On the global level, the turmoil in Sudan is surprisingly attracting a lot of attention. Sudan’s geographic location makes it a focal point for the trade flow across eastern Africa. Moreover, Sudan’s stability and security are essential to control the growing presence of terrorist organizations in that region. Therefore, the United States and other major international powers, such as the United Kingdom, rushed to condemn the military’s takeover accompanied by applying economic pressures, in the hope of forcing Al-Burhan to loosen his grip and restore the civilian leadership. On the next day of Al-Burhan’s coup, the U.S. Secretary of State, Blinken, announced that the Biden Administration would suspend the aid due to Sudan (700 million dollars) until Al-Burhan reverses his action. Despite that, the U.S. officials have been very careful not to openly label the current events in Sudan as a coup.
In parallel, the World Bank decided to suspend the aid it previously planned to provide to Sudan, until the civilian government is re-installed. Unfortunately, such economic sanctions are going to increase the suffering of the already impoverished Sudanese people without leveraging any tangible pressure on Al-Burhan. On October 28th, the U.N. Special Representative in Sudan met with Al-Burhan and offered to intervene as a mediator for a political settlement between the military and the civilian leadership. Yet, logically speaking, why would Al-Burhan need to negotiate with the civilian leadership if he already holds all powers in his hands, right now.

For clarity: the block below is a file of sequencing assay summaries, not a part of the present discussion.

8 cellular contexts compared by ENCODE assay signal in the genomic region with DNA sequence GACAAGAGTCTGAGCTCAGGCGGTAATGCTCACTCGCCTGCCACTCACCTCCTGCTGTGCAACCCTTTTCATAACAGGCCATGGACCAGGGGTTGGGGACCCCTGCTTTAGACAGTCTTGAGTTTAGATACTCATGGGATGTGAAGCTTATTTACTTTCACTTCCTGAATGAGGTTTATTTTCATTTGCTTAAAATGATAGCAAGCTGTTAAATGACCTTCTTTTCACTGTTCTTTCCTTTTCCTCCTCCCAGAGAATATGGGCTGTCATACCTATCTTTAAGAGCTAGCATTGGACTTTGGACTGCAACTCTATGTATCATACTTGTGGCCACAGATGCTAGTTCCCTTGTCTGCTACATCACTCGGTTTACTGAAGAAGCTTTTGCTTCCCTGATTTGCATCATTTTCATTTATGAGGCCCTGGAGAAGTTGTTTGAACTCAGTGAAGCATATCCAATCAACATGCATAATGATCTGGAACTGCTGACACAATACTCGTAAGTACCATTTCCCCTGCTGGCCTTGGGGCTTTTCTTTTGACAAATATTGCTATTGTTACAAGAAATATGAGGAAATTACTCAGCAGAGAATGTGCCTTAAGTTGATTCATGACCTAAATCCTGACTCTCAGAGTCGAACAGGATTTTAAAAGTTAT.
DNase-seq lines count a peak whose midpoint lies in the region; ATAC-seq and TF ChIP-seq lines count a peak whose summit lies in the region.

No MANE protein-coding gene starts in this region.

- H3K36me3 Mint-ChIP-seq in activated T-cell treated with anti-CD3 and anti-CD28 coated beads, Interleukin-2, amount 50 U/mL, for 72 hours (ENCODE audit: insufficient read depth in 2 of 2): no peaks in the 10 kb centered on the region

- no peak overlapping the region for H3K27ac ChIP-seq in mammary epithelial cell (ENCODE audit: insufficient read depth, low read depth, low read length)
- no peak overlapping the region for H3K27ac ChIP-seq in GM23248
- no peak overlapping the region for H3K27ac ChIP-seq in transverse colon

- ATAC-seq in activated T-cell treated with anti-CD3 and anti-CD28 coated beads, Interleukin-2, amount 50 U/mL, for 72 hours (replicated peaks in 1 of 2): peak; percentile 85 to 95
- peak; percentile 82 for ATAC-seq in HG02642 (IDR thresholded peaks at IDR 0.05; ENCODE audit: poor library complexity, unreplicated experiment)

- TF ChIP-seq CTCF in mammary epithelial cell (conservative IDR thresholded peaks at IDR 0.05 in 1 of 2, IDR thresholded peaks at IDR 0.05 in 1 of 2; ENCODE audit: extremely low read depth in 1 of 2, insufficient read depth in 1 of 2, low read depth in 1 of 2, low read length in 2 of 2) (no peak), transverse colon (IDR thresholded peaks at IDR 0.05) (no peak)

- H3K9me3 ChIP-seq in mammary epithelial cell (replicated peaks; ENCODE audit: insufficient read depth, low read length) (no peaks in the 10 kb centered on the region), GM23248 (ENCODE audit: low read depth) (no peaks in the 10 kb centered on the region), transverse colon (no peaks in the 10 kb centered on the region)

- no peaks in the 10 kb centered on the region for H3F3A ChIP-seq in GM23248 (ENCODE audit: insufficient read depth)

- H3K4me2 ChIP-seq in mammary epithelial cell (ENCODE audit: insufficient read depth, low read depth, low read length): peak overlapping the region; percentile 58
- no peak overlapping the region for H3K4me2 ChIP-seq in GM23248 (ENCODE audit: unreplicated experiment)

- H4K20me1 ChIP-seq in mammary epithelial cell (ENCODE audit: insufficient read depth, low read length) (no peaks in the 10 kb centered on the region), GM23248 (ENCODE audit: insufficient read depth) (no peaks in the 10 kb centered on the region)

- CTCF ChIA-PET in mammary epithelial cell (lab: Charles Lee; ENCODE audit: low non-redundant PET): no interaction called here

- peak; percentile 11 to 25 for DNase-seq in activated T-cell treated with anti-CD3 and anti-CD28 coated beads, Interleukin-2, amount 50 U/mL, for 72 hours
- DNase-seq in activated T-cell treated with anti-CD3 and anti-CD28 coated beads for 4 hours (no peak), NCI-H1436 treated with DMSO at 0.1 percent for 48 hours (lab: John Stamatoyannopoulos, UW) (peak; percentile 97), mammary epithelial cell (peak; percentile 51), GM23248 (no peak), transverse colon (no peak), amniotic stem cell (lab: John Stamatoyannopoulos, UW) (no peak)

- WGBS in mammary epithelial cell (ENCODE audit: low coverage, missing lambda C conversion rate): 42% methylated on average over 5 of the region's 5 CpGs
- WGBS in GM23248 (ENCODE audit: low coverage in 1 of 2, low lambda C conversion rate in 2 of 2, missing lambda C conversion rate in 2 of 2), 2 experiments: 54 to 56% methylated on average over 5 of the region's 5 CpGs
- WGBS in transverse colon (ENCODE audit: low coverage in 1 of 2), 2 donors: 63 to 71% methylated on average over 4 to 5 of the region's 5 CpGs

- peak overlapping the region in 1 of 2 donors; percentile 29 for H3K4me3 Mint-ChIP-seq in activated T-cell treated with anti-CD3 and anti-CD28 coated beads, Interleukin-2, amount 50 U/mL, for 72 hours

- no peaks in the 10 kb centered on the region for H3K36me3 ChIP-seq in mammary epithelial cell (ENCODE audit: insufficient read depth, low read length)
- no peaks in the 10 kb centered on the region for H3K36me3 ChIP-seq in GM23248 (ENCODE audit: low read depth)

In academic terms, the procedures taken, on Monday, by General Al-Burhan can only be defined as a coup d’état. If it is not a coup against a civil authority, then at least it is a betrayal of the agreement that resulted in the formation of the Sovereign Council and promised the people with a democratic future, which now seems impossible. However, in a realistic assessment of the bitter truth, what Al-Burhan has done is merely grab the powers that he has been already holding, since the overthrow of the Al-Bashir regime in the Spring Revolution of 2019.
Those who have followed the complex political scene in Sudan, since then, should have guessed that Al-Burhan, and the military that he leads, may not allow a civilian government to rule the country, independent from the military institution. Al-Burhan has been the de facto ruler of Sudan since the ouster of Bashir in 2019, and it seems that he will remain in this powerful position for years to come. In light of this fact, the regional players and the international community need to figure out new methods to deal with the situation in Sudan and control the future damages as soon as possible.